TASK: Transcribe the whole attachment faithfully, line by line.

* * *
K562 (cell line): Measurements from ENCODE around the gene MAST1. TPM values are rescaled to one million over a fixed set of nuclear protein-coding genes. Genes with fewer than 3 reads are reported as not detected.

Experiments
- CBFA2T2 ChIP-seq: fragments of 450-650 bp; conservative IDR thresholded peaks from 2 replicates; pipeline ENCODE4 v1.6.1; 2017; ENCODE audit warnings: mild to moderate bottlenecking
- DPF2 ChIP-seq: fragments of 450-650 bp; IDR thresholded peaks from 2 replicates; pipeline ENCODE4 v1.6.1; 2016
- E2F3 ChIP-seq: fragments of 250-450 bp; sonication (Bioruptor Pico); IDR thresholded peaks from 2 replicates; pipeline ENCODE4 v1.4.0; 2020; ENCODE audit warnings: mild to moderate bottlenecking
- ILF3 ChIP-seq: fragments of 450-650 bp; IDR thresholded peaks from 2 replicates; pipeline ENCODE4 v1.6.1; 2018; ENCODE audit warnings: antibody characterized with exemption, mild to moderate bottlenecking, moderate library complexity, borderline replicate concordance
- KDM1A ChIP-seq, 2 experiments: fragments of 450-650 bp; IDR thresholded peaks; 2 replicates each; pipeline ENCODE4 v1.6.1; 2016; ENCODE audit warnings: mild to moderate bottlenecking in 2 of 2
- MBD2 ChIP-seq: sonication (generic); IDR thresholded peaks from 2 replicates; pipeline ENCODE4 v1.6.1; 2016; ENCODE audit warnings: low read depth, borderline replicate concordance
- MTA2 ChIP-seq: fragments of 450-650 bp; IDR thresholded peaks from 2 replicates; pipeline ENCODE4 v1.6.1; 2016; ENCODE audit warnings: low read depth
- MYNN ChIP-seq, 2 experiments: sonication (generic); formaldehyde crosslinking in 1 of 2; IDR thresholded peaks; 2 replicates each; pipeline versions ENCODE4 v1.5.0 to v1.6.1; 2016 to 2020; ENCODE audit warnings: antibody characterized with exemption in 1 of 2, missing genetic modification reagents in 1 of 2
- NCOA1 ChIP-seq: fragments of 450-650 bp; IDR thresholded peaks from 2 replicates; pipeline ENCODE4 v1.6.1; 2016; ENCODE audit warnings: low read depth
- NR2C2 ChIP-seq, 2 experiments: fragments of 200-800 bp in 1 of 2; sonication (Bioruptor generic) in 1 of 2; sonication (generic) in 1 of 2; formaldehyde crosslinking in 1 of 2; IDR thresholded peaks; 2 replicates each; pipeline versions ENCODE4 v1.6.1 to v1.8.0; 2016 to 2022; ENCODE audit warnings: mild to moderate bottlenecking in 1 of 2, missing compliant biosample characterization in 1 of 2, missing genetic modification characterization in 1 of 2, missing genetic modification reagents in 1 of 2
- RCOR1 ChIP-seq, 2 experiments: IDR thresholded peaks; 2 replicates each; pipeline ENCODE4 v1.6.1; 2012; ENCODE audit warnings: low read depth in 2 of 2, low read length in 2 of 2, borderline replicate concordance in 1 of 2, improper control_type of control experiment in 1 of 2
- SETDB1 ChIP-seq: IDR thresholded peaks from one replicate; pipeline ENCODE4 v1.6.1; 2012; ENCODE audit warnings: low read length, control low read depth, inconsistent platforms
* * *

K562 (cell line): Measurements from ENCODE around the gene MAST1. TPM values are rescaled to one million over a fixed set of nuclear protein-coding genes. Genes with fewer than 3 reads are reported as not detected.

Experiments
- CBFA2T2 ChIP-seq: fragments of 450-650 bp; conservative IDR thresholded peaks from 2 replicates; pipeline ENCODE4 v1.6.1; 2017; ENCODE audit warnings: mild to moderate bottlenecking
- DPF2 ChIP-seq: fragments of 450-650 bp; IDR thresholded peaks from 2 replicates; pipeline ENCODE4 v1.6.1; 2016
- E2F3 ChIP-seq: fragments of 250-450 bp; sonication (Bioruptor Pico); IDR thresholded peaks from 2 replicates; pipeline ENCODE4 v1.4.0; 2020; ENCODE audit warnings: mild to moderate bottlenecking
- ILF3 ChIP-seq: fragments of 450-650 bp; IDR thresholded peaks from 2 replicates; pipeline ENCODE4 v1.6.1; 2018; ENCODE audit warnings: antibody characterized with exemption, mild to moderate bottlenecking, moderate library complexity, borderline replicate concordance
- KDM1A ChIP-seq, 2 experiments: fragments of 450-650 bp; IDR thresholded peaks; 2 replicates each; pipeline ENCODE4 v1.6.1; 2016; ENCODE audit warnings: mild to moderate bottlenecking in 2 of 2
- MBD2 ChIP-seq: sonication (generic); IDR thresholded peaks from 2 replicates; pipeline ENCODE4 v1.6.1; 2016; ENCODE audit warnings: low read depth, borderline replicate concordance
- MTA2 ChIP-seq: fragments of 450-650 bp; IDR thresholded peaks from 2 replicates; pipeline ENCODE4 v1.6.1; 2016; ENCODE audit warnings: low read depth
- MYNN ChIP-seq, 2 experiments: sonication (generic); formaldehyde crosslinking in 1 of 2; IDR thresholded peaks; 2 replicates each; pipeline versions ENCODE4 v1.5.0 to v1.6.1; 2016 to 2020; ENCODE audit warnings: antibody characterized with exemption in 1 of 2, missing genetic modification reagents in 1 of 2
- NCOA1 ChIP-seq: fragments of 450-650 bp; IDR thresholded peaks from 2 replicates; pipeline ENCODE4 v1.6.1; 2016; ENCODE audit warnings: low read depth
- NR2C2 ChIP-seq, 2 experiments: fragments of 200-800 bp in 1 of 2; sonication (Bioruptor generic) in 1 of 2; sonication (generic) in 1 of 2; formaldehyde crosslinking in 1 of 2; IDR thresholded peaks; 2 replicates each; pipeline versions ENCODE4 v1.6.1 to v1.8.0; 2016 to 2022; ENCODE audit warnings: mild to moderate bottlenecking in 1 of 2, missing compliant biosample characterization in 1 of 2, missing genetic modification characterization in 1 of 2, missing genetic modification reagents in 1 of 2
- RCOR1 ChIP-seq, 2 experiments: IDR thresholded peaks; 2 replicates each; pipeline ENCODE4 v1.6.1; 2012; ENCODE audit warnings: low read depth in 2 of 2, low read length in 2 of 2, borderline replicate concordance in 1 of 2, improper control_type of control experiment in 1 of 2
- SETDB1 ChIP-seq: IDR thresholded peaks from one replicate; pipeline ENCODE4 v1.6.1; 2012; ENCODE audit warnings: low read length, control low read depth, inconsistent platforms